BARRIERS TO HEALTH CARE: European countries are often praised globally for their access to health care. But that doesn’t mean everyone has access. Ewout van Ginneken, from the European Observatory on Health Systems and Policies outlined a long list of barriers to access to health care for patients across Europe during a webinar on Wednesday.
Coverage barriers: Does a person have insurance or not? Are all the benefits included in the benefit package? What kind of costs are covered and is there a great deal of cost-sharing that could also hamper access, he asked. “Even if you have all these covered and you’re good to go, then there are barriers in terms of geographics,” he said.
Location: Maybe a provider is too far away, or a patient doesn’t have transport to get there, he said.
Organizational: Once with a provider, waiting lists and problems with the workforce can prevent a patient from receiving care.
Discrimination: “Even if you make it into the doctor’s office, there can be problems with care denial, because of perhaps discrimination or one’s own inability to formulate a care request,” van Ginneken said. Encountering any of these barriers, “you will have an unmet need,” he said.
Surprise smile: In Spain, Portugal, Norway and Italy dental “coverage is quite limited,” said Juliane Winkelmann, also of the European Observatory on Health Systems and Policies. However, in the Czech Republic, Austria and Germany, the benefit basket is “quite comprehensive, even covering dental cleaning, restorative care, prosthesis,” she said.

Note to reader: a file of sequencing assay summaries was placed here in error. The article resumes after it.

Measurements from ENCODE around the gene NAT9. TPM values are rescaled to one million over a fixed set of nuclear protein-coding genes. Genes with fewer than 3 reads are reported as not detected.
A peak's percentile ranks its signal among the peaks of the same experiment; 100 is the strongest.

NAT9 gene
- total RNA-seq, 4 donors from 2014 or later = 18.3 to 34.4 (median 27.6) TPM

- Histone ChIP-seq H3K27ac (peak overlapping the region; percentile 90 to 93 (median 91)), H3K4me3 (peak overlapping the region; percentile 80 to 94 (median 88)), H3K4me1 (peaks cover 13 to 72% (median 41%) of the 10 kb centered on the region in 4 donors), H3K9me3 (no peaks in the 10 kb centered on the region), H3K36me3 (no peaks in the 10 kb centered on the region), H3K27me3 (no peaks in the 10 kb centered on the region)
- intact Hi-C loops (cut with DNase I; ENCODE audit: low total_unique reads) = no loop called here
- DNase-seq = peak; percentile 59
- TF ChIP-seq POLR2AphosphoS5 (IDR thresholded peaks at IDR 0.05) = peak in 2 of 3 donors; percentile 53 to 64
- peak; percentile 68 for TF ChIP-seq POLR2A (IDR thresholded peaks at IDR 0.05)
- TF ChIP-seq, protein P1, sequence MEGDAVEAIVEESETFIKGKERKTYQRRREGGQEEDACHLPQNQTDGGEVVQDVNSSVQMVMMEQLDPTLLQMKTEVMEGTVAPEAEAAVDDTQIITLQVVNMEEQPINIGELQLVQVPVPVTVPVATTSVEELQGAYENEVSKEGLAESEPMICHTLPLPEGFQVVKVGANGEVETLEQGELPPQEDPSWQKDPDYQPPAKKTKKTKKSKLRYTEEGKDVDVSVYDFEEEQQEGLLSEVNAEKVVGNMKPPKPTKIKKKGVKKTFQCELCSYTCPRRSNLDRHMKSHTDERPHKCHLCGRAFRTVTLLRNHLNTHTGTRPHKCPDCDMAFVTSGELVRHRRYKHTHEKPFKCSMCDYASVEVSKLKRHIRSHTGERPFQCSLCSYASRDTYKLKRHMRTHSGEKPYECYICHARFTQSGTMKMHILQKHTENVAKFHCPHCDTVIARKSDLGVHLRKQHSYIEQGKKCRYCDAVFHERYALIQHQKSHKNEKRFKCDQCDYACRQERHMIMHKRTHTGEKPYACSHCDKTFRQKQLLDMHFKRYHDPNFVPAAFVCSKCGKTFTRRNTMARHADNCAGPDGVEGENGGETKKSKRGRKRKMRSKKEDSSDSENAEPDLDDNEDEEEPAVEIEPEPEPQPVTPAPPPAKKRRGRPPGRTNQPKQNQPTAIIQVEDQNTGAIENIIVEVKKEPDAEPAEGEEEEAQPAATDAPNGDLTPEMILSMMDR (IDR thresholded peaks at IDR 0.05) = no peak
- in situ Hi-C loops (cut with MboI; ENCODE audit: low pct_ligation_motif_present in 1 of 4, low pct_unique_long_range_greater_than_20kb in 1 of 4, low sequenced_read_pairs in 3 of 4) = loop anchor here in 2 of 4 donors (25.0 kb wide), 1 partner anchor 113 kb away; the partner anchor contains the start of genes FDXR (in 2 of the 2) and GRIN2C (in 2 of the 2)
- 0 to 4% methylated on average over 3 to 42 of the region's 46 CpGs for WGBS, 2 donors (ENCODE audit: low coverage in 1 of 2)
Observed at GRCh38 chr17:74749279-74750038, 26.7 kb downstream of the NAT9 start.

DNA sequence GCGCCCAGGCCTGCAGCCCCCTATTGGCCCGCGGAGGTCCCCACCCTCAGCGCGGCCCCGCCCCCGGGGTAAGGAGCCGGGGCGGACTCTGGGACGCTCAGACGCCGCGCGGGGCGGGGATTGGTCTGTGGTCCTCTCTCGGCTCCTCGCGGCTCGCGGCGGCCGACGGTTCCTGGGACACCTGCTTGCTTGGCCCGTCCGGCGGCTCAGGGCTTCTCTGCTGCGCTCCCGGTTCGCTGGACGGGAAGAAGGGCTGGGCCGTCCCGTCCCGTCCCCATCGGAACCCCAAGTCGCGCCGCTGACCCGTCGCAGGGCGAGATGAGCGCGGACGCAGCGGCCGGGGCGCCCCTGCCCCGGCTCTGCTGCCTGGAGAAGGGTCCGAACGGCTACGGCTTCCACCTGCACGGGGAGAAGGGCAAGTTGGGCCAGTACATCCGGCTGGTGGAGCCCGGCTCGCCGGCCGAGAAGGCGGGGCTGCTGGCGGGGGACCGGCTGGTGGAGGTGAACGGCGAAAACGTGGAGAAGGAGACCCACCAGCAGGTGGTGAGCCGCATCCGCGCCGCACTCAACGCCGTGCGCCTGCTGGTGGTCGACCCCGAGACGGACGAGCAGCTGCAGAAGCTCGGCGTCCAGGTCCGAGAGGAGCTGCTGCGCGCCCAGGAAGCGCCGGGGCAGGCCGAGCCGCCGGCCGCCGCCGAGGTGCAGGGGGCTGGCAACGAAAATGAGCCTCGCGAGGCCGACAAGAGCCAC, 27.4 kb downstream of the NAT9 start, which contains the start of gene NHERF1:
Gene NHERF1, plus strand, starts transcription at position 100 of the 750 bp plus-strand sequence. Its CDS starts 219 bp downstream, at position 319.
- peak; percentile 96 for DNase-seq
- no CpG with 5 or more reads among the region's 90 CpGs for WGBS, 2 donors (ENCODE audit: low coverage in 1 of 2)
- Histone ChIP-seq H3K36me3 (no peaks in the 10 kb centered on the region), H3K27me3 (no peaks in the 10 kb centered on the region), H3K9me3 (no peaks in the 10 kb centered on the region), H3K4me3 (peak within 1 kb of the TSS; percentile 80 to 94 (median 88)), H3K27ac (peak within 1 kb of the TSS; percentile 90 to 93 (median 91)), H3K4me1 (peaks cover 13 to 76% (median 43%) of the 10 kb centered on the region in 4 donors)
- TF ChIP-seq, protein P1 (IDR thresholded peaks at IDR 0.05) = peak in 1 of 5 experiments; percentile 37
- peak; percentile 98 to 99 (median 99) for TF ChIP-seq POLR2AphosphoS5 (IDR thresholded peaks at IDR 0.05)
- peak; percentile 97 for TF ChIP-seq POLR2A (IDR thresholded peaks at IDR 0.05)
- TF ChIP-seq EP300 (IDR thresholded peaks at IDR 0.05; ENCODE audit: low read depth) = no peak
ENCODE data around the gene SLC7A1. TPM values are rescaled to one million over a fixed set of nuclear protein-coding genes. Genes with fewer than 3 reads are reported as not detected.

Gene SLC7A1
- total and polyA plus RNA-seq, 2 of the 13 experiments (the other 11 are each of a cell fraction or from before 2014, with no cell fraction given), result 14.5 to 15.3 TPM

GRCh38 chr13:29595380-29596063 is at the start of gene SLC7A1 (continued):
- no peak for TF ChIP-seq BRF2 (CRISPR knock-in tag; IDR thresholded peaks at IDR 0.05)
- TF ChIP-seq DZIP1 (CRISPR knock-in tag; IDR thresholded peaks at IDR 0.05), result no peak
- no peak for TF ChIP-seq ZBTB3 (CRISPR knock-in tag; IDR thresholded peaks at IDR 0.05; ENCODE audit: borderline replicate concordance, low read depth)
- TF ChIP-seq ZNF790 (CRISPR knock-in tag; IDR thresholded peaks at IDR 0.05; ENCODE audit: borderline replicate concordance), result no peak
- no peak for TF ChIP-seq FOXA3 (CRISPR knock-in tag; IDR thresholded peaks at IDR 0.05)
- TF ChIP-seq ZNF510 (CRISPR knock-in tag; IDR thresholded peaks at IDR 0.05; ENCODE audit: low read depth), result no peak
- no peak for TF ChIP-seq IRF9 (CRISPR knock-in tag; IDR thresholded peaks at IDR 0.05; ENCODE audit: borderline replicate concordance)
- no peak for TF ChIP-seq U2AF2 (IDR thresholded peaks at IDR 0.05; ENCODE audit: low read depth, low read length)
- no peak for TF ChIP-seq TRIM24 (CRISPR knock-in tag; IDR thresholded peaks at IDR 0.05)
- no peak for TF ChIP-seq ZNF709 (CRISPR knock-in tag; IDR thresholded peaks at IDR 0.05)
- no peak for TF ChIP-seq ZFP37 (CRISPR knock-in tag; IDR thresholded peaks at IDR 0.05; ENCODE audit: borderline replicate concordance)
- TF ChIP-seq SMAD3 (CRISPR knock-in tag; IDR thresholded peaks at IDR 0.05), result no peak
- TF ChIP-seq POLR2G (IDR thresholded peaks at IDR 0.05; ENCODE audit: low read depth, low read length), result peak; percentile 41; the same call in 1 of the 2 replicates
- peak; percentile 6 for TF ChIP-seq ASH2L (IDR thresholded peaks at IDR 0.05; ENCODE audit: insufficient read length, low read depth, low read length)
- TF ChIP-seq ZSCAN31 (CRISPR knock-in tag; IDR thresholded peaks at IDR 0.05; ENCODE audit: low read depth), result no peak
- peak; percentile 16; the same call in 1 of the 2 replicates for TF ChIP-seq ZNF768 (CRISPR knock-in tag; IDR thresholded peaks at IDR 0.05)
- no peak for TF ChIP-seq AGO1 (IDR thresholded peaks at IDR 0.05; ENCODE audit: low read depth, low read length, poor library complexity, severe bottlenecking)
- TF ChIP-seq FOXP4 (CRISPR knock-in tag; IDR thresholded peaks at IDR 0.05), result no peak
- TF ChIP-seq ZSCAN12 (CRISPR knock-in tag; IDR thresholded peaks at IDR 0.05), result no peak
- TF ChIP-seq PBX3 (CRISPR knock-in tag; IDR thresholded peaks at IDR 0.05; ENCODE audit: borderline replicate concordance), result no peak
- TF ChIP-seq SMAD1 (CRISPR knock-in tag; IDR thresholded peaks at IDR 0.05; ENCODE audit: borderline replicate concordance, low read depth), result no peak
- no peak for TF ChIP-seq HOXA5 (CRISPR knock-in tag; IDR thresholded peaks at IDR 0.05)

The Czech Republic also got name-checked for having lower out-of-pocket medicines payments. A woman in her 60s with co-morbidities would have a 20 percent risk of being a catastrophic spender in Bulgaria, around 10 percent risk in Germany, but only 4 percent risk in Czechia, “where there’s not only low fixed co-payments and caps, but there are also exemptions for vulnerable groups,” said Jon Cylus, also from the Observatory.
RIGHT ON CUE: Czech lawmakers also made moves to cut barriers to health care for refugee children on Wednesday. Members of the Senate Committee on Health unanimously voted in favor of recommending that the Senate approve a bill to amend laws that would affect incoming Ukrainians, including foreign minors in the public health insurance system, reports pharmacy news service, zdravotnickydenik.